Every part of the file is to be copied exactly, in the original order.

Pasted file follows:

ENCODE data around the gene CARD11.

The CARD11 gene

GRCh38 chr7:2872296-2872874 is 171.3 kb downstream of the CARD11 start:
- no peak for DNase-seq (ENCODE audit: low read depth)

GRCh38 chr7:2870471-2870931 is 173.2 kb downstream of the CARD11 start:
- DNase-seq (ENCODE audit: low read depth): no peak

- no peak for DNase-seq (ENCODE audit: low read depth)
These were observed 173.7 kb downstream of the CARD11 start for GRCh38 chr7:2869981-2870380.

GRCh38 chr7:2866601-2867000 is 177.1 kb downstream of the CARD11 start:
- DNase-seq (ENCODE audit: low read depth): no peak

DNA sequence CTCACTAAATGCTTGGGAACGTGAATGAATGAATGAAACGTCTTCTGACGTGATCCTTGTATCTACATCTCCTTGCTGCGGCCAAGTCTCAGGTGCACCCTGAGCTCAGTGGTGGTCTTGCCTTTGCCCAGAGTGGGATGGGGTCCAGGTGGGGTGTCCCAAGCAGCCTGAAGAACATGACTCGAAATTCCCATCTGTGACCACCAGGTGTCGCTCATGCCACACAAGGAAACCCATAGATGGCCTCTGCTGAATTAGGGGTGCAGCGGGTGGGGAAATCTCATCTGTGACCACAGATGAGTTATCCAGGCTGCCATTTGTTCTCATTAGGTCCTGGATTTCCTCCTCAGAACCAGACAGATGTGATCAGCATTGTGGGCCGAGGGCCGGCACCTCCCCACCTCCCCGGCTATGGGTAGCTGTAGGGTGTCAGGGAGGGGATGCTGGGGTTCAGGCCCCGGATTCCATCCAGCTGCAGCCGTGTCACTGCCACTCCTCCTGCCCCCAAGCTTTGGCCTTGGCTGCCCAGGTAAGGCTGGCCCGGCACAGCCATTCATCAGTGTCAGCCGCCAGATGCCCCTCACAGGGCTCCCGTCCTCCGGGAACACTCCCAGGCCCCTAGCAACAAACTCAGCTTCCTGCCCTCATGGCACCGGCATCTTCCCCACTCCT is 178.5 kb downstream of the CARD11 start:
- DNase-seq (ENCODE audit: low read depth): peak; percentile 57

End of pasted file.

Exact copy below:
ENCODE data around the gene CARD11.

The CARD11 gene

GRCh38 chr7:2872296-2872874 is 171.3 kb downstream of the CARD11 start:
- no peak for DNase-seq (ENCODE audit: low read depth)

GRCh38 chr7:2870471-2870931 is 173.2 kb downstream of the CARD11 start:
- DNase-seq (ENCODE audit: low read depth): no peak

- no peak for DNase-seq (ENCODE audit: low read depth)
These were observed 173.7 kb downstream of the CARD11 start for GRCh38 chr7:2869981-2870380.

GRCh38 chr7:2866601-2867000 is 177.1 kb downstream of the CARD11 start:
- DNase-seq (ENCODE audit: low read depth): no peak

DNA sequence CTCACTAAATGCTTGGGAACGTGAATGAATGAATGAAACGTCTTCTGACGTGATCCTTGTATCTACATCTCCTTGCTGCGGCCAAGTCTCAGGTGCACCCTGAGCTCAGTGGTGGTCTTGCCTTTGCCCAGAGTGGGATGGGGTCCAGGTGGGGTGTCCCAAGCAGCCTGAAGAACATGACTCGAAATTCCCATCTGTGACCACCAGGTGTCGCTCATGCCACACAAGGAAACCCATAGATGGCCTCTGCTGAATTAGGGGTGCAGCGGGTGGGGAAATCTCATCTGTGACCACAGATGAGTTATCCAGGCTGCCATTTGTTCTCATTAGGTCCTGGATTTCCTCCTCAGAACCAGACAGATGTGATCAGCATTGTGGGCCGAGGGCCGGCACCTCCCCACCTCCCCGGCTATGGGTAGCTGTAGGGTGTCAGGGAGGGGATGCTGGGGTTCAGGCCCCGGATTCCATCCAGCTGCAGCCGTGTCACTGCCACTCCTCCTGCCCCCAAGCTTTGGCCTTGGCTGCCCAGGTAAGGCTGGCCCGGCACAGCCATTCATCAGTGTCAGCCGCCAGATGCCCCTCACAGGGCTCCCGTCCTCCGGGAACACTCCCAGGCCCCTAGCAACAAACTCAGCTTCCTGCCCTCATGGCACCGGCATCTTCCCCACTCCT is 178.5 kb downstream of the CARD11 start:
- DNase-seq (ENCODE audit: low read depth): peak; percentile 57